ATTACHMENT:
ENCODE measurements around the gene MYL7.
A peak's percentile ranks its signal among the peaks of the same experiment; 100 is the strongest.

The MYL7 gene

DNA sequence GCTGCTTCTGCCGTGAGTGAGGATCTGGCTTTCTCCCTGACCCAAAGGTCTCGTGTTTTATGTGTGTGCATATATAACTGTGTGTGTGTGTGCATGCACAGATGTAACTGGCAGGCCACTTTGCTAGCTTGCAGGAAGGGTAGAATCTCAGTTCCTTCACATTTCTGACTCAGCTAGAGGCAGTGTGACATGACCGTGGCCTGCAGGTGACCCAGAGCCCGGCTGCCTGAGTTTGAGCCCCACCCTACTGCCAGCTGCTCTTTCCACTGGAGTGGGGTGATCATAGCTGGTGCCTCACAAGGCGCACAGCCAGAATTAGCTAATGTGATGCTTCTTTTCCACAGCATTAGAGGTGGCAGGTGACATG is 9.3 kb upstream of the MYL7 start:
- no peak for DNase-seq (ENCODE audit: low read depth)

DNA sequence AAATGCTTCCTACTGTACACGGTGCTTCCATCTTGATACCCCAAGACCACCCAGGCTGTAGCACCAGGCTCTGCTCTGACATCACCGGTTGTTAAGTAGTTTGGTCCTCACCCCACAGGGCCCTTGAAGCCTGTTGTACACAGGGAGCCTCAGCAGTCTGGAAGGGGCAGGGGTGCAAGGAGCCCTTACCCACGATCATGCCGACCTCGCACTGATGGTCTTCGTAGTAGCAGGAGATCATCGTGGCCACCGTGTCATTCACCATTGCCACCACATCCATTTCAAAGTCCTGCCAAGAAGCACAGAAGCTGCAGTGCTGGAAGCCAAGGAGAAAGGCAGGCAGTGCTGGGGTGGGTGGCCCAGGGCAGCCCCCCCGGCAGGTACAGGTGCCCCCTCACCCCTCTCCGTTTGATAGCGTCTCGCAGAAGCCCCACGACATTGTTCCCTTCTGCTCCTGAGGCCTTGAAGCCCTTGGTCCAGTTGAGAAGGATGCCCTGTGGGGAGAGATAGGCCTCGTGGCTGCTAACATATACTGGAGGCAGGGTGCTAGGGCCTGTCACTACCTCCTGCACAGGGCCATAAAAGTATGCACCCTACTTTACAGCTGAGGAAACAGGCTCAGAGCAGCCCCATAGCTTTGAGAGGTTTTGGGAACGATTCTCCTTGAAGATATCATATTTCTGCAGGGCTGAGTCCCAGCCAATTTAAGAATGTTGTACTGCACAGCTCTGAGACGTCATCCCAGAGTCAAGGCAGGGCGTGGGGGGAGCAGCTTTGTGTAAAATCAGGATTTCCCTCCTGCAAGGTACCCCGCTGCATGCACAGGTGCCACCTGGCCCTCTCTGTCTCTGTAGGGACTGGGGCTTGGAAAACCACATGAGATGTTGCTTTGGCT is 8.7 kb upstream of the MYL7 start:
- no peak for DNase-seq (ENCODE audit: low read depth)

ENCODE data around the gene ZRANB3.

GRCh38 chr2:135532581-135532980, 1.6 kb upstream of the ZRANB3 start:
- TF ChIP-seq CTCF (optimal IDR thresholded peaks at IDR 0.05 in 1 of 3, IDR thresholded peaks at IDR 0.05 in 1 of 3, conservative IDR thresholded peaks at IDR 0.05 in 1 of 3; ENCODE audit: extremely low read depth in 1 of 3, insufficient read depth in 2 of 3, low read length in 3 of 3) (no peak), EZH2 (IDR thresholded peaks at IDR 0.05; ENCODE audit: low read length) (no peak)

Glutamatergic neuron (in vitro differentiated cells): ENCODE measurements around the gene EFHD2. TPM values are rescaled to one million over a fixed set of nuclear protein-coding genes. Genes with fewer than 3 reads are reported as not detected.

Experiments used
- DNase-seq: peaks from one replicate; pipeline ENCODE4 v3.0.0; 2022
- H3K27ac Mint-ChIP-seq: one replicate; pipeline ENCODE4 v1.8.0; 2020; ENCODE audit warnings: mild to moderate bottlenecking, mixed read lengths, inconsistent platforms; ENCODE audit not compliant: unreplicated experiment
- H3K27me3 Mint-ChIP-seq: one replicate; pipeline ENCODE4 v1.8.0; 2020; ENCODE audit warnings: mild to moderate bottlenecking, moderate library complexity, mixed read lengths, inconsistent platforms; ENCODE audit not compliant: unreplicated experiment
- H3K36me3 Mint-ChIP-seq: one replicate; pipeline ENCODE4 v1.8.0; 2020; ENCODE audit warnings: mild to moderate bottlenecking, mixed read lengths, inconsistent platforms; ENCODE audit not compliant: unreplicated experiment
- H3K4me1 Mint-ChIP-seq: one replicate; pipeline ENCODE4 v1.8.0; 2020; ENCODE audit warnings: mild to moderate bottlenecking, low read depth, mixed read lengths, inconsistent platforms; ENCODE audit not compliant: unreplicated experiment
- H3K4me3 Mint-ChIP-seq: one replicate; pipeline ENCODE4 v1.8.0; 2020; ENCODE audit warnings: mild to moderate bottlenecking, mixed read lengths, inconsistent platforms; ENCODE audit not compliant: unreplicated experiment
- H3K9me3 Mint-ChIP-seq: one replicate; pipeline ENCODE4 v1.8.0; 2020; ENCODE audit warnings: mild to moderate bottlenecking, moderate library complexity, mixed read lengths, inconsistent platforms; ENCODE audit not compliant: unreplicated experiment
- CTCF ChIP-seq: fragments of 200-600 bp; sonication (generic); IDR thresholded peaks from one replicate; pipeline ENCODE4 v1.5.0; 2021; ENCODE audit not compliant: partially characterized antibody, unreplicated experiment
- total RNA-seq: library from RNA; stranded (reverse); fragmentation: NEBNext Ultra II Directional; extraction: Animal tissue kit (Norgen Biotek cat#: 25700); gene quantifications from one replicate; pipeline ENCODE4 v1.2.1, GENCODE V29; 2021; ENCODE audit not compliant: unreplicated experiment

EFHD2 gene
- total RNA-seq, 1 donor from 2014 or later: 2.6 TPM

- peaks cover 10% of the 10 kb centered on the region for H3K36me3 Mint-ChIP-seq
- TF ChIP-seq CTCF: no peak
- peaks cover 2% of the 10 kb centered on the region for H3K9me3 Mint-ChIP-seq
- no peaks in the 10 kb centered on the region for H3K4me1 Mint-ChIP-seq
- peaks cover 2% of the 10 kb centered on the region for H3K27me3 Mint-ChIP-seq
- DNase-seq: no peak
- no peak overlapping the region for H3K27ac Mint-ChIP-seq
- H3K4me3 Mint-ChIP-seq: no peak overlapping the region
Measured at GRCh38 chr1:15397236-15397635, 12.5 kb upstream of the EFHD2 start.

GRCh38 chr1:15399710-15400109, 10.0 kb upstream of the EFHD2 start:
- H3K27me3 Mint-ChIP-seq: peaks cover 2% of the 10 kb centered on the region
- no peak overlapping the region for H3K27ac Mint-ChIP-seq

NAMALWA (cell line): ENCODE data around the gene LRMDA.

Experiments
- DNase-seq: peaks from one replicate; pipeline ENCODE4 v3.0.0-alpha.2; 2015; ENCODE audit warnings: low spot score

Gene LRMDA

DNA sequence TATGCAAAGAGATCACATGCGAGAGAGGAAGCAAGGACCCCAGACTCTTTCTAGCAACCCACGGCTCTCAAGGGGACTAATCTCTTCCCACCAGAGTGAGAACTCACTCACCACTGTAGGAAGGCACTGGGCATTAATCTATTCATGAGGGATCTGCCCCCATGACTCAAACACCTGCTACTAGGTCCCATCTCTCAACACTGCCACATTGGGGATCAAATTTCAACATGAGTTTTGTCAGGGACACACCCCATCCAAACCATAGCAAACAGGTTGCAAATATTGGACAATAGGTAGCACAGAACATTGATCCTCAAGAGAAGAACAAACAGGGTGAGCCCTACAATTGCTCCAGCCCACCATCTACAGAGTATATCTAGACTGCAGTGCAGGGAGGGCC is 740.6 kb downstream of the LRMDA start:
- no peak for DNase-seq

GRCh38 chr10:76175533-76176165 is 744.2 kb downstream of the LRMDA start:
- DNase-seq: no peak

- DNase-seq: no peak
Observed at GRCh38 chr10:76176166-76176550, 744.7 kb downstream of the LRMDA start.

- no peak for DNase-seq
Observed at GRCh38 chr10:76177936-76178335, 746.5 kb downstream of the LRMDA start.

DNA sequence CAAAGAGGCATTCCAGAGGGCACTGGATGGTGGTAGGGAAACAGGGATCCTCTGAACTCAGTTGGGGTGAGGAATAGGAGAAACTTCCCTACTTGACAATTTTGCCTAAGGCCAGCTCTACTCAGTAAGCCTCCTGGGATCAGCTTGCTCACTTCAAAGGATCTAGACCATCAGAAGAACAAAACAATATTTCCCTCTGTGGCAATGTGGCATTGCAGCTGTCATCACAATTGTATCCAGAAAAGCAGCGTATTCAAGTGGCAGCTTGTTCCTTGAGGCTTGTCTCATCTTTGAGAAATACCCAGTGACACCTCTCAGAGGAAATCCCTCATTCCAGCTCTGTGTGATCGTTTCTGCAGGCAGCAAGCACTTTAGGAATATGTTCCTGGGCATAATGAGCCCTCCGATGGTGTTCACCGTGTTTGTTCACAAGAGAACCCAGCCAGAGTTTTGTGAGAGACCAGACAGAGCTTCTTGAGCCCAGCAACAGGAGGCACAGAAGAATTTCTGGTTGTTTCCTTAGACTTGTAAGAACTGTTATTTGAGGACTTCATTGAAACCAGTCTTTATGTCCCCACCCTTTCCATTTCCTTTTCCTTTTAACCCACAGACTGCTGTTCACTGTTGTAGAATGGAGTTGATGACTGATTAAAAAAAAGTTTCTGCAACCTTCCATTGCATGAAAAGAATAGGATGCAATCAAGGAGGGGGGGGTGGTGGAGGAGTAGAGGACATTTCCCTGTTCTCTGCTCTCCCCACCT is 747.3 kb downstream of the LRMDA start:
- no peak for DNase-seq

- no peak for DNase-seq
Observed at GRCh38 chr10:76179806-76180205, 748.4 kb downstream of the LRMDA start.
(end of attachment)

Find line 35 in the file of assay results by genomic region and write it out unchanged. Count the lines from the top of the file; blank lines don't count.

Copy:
- no peak overlapping the region for H3K27ac Mint-ChIP-seq